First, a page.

I have been thinking long and hard. I have read through every #MeToo post that has appeared on my timeline in the last few days. I have felt the pain in each of them, I have understood the anger behind every story, and, needless to say, I see myself or someone I know in all of them. Even though I always knew molestation, harassment and sexual abuse are rampant, these stories have filled me with a deep sense of helplessness. Or should I say fatigue?
Fatigue of fighting all the time. Fatigue of watching my back every second of the day. Fatigue of looking at every man with suspicion. Fatigue of checking on the eye and hand movements of every friend and relative who is close to me, my sister, my daughter, my niece, my friend, my cousin…
I was never taught to stay quiet about the wrong that was done to me. But I was also not categorically told what to do if someone tried to violate my body. Hell! The subject was never even spoken about at home. And with no elder sister, aunt or cousin, I was left to figure things out on my own. Whether it was the 45-year-old, seemingly educated and gentle looking tenant at my aunt’s place, or the doctor who operated on me at 14 — I remember every touch that has made me uncomfortable. But I did not know what to do about it. I did not know I could tell the elders about it or share it with my friends. All I could do was cringe and wince, and pray to god that I do not have to face the person ever again.
And so, even though I was never taught to stay quiet, I did. Because I did not know any better.
I kept quiet when my math teacher routinely stood behind me and placed his hand on my back, feeling up my bra strap. I kept quiet when some random man flashed at me inside a museum in Calcutta in broad daylight. I kept quiet when the lecherous gaze of my father’s young cousins scared me out of my wits. I kept quiet when I was told that I was too grown up for my age. I said nothing when I was groped in the middle of the road or touched in the dark of a movie hall. I even stayed quiet about the man who stalked me every morning for over a year. In retrospect, it was such a stupid thing to do, but at that time I did not think so.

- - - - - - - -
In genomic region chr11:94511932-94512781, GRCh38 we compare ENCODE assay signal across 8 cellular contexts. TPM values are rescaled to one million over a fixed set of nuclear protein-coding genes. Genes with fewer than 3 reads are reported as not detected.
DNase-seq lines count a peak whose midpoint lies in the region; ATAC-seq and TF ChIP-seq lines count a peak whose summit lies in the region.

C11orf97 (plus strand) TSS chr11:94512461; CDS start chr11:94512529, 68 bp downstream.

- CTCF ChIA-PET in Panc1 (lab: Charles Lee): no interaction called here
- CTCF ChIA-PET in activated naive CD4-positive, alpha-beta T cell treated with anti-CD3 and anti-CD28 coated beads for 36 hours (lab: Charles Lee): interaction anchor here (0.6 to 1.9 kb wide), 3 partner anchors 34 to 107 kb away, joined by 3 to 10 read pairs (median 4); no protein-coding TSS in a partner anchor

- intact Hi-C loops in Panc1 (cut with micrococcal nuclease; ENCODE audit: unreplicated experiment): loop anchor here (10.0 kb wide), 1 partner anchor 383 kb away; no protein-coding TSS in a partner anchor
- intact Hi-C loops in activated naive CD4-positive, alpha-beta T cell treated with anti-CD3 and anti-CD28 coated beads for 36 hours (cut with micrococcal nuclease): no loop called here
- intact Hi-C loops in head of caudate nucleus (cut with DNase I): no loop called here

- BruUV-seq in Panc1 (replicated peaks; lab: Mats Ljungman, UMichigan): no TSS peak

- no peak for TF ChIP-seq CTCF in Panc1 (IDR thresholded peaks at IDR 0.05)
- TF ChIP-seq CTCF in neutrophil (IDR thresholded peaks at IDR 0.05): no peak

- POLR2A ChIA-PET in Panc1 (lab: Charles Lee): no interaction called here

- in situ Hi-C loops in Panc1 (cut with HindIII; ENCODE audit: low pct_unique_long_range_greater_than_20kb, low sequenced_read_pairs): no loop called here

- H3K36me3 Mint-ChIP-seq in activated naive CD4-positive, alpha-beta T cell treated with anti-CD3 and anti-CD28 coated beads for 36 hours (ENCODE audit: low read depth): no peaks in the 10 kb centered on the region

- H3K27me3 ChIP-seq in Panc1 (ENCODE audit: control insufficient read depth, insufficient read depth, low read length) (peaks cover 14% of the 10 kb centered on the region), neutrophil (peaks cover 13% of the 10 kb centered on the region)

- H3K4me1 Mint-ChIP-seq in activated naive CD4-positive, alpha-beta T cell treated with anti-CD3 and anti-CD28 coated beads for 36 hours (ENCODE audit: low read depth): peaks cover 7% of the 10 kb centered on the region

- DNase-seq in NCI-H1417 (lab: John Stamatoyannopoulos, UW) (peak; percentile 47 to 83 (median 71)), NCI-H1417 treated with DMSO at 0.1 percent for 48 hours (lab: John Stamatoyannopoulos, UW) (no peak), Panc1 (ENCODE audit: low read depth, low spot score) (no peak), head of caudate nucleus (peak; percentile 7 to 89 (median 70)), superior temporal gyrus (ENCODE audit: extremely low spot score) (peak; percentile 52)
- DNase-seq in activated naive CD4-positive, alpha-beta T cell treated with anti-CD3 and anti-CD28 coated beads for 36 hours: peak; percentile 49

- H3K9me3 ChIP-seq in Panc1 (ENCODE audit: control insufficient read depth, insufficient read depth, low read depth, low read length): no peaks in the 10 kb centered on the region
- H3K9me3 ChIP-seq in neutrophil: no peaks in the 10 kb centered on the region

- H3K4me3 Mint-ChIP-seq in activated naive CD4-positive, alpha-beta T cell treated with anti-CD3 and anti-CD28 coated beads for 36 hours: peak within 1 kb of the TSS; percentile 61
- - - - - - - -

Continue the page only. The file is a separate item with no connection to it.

Initially, these incidents troubled me — as they would trouble anyone. Later, however, they became a part of life. Sometimes I remembered them, sometimes I forgot about them. But I never spoke about any of them, for I always believed that it was something that happened only to me and hence, it should be my fault.
It was much later that I realised how every girl I knew had a story to share. Well, almost. The friend whose uncle regularly felt her up right in the middle of family get-togethers. The classmate whose cousin almost raped her. The cousin whose cousin was found sleeping naked next to her one night. Everyone had a story to share but none of them had told anyone about it. The reason? The same feeling of guilt and shame, and the belief that reporting it may cause families to break.
I do not know who told them that the family was more important than their well being, but somehow the belief was conveyed and so like me, they had stayed quiet too.
But I also found those who taught me to fight. Like the cousin who chased an auto guy who had passed lewd comments on her and pulled him out of the auto to kick him in his stomach before handing him over to the police. Or the friend who told me how I ought to stand up for myself and fight back the man who was trying to come too close. Even though I succeeded in doing so, and hitting, fighting, and protecting myself, I cannot say the same about the others.
I really don’t know if #MeToo is going to change anything. Maybe like most internet movements this too will die its own death. Or maybe it will make a small little dent somewhere. Maybe it will succeed in bringing forth the magnitude of the problem. Every change begins with acceptance and talking is the first step towards change. Or so we can hope.
And yes, #MeToo. Like everyone else. And I really hope there are more #NotMe than #MeToo.